FSSAI holds brainstorming sessions on sidelines of two-day Global Millets Conference
The 14th edition of Bangalore INDIA BIO (BIB) 2014 organized by the Department of Information Technology, Bio-Technology and Science & Technology, Government of Karnataka, Vision Group on Biotechnology and MM Activ Sci-Tech Communications at Bangalore witnessed a seminar on Agribiotech – Ensuring and Nutritional Security on Feb 11, 2014.
Dr P U Krishnaraj, professor and head of the department of biotechnology, coordinator, Institute of AgriBiotechnology, College of Agriculture, Dharwad in his presentation on biological approaches for food and nutritional security whilst ensuring sustainability said that Accelerated Breeding Programmes, Translational Research, Conserving Soil Health, Conservation and Utilization of Genetic Resources and Water Recycling are some of key biological approaches, which will help to provide food and nutrition security.
Quoting World Health Organisation (WHO) report, he said that about 124 million children have been affected with Vitamin A deficiency (VAD), with 250,000-500,000 children go blind every year, about half of them die within 12 months. The answer to this is Rice engineered to produce a precursor to Vitamin A. Presence of pro-vitamin A gives rice grains a yellowish-orange color, thus, the named as ‘Golden Rice’.
(Seen in picture from L-R – Dr P U Krishnaraj, professor and head of the department of biotechnology, coordinator, Institute of AgriBiotechnology, College of Agriculture, Dharwad, Dr K K Narayanan, managing director, Metahelix Life Sciecnces, Dr Usha Barwale Zehr, Chief Technology Officer, Maharashatra Hydrid Seeds Company Ltd, Jalna, Dr Chenna Reddy Aswath, Principal scientist and head, division of biotechnology, Indian Institute of Horticultural Research (IIHR), Bangalore)
Stressing the need for water recycling, he said that farming accounts for around 70% of water used in the world today. About 47% of the world’s population could be living under severe water stress by 2050. Urbanisation, industrialisation and climate change will provide agriculture with more competition for water resources as less than 2% of the Earth’s water supply is fresh water with remaining 97% is salt water found in oceans and seas. Only 1% of the earth’s water is available for drinking water. Two percent is frozen. He further said that to make a cup of coffee it takes 208 litres of water, with most of that H2O used to grow the coffee beans.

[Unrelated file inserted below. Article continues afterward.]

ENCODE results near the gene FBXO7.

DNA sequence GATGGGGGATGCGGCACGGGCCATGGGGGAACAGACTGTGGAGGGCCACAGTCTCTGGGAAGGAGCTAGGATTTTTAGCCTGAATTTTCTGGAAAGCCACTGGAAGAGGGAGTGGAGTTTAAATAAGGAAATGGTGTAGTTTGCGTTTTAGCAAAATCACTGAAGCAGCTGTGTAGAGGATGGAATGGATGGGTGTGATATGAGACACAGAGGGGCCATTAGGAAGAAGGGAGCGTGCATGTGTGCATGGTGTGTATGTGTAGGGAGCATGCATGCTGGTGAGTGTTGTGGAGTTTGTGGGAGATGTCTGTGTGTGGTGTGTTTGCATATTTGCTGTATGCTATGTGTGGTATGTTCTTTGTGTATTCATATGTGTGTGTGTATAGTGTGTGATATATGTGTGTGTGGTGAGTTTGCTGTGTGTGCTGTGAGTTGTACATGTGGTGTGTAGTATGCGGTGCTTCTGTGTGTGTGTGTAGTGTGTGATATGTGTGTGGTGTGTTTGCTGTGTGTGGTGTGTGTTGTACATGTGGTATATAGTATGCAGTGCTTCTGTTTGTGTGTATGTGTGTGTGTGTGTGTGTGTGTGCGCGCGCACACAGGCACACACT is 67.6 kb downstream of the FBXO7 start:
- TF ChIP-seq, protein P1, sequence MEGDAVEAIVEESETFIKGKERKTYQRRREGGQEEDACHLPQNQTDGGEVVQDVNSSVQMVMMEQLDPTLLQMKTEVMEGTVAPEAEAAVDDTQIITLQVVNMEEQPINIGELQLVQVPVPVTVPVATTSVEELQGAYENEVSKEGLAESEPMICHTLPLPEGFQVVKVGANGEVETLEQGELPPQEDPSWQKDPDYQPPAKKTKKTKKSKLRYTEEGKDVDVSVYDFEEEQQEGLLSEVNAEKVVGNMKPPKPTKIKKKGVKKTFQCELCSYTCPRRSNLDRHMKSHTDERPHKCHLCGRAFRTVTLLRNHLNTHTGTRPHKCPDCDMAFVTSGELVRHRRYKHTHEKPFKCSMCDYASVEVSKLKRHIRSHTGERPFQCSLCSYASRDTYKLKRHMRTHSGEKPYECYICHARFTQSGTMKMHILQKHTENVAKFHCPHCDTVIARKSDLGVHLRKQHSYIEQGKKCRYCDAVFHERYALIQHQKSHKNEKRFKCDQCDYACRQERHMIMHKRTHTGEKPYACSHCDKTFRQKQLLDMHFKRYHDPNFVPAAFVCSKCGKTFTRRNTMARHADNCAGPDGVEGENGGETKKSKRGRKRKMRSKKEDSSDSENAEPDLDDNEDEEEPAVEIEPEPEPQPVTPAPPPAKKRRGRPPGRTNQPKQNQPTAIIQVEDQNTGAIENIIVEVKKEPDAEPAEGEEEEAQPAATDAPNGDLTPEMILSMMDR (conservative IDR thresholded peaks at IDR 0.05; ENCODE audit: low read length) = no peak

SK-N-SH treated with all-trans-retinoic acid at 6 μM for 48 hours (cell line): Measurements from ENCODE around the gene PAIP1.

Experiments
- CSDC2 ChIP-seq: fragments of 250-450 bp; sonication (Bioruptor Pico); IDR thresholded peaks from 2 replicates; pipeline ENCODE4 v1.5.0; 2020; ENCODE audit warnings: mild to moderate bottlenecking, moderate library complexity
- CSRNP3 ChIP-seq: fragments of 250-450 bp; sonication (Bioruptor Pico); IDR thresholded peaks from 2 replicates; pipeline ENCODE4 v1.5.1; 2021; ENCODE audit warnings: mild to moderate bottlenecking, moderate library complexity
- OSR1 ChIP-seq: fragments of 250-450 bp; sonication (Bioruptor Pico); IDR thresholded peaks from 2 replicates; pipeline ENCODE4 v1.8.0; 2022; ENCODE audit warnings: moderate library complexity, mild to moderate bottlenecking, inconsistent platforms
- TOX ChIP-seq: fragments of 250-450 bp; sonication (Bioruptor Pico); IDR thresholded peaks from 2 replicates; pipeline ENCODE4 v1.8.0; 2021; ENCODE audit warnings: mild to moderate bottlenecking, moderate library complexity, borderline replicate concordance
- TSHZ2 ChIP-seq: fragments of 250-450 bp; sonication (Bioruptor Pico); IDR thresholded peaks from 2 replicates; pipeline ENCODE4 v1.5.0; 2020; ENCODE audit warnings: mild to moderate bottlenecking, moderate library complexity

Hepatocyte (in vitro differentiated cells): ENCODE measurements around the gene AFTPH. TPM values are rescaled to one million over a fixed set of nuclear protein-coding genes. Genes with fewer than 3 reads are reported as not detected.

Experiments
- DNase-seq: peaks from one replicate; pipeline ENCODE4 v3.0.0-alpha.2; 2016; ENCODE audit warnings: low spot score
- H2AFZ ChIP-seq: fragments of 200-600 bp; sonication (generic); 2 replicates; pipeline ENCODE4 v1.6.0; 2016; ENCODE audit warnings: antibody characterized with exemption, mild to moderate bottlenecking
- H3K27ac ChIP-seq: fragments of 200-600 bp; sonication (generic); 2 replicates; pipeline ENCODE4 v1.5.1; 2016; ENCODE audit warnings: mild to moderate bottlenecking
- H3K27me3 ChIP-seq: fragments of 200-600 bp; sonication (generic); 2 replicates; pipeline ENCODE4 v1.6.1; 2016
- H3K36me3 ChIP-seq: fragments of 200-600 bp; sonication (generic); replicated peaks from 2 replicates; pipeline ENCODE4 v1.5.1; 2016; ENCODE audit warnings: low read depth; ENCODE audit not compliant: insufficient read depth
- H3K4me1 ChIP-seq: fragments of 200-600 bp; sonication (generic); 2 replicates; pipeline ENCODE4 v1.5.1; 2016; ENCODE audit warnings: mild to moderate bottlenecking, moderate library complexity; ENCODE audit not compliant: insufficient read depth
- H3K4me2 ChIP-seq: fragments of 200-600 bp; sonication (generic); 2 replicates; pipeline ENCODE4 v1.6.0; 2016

Dr Usha Barwale Zehr, Chief Technology Officer, Maharashatra Hydrid Seeds Company Ltd, Jalna sharing her views on agriculture research and partnership for food security said that even after having independence still we are facing food related challenges. During 1960’s we have the issues such as our population was at 400 million, Hunger and starvation, No food reserves –need to import, Productivity challenges. Now we have population about 1.12 billion, significant prevalence of poverty and malnutrition, Bumper food production in the last few years and Grainaries over flowing with grain and Distribution challenges.
She further said that this change that we are witnessing is mainly due to use of agribiotechnology through – Breeding (Traditional breeding, Mutation breeding (Molecular tools), Molecular breeding, Wide hybridization), gene modification, gene discovery, Transformation and biological treatments and microbial treatments. Inspite of use of technologies, we are still facing many challenges such as Reducing the product development cycle, Need to bring down overall costs per data point, Must move to high through put platforms and No single “go-to” facility which is cost effective.
Dr Chenna Reddy Aswath, Principal scientist and head, division of biotechnology, Indian Institute of Horticultural Research (IIHR), Bangalore sharing his thoughts on Can biotech guarantee better food and nutrition security? recalled the Bengal famine of 1943 that killed an estimated 3 million people due to starvation, malnutrition and disease. Then during 1954-74 India imported about 50 million tons of food grains. With vision and support of then prime minister Indira Gandhi, C Subramaniam, agriculture minister and Prof M S Swaminathan brought green resolution to India turning India from food importer to food exporter. This helped India successfully to conduct nuclear tests in 1974 and 1998. Our agriculture scientists have been using Transgenic technology, Tissue culture, Haploid breeding, Molecular markers and Bio-pesticides / Bio-fertilizers and achieved significant milestones in development of new varieties of crops which are in good quality, taste, long shelf life, virus resistance, Insect resistance, Good flavour, High Sweetness and Nematode resistance.
Dr K K Narayanan, managing director, Metahelix Life Sciecnces, who chaired the session said major challenges the industry is facing include Product awaiting commercialization approval, delayed decisions from regulatory authority, No research activity allowed in addition to commercialization. This has created negative impact on overall sentiment across various groups including students wanting to opt for biotechnology.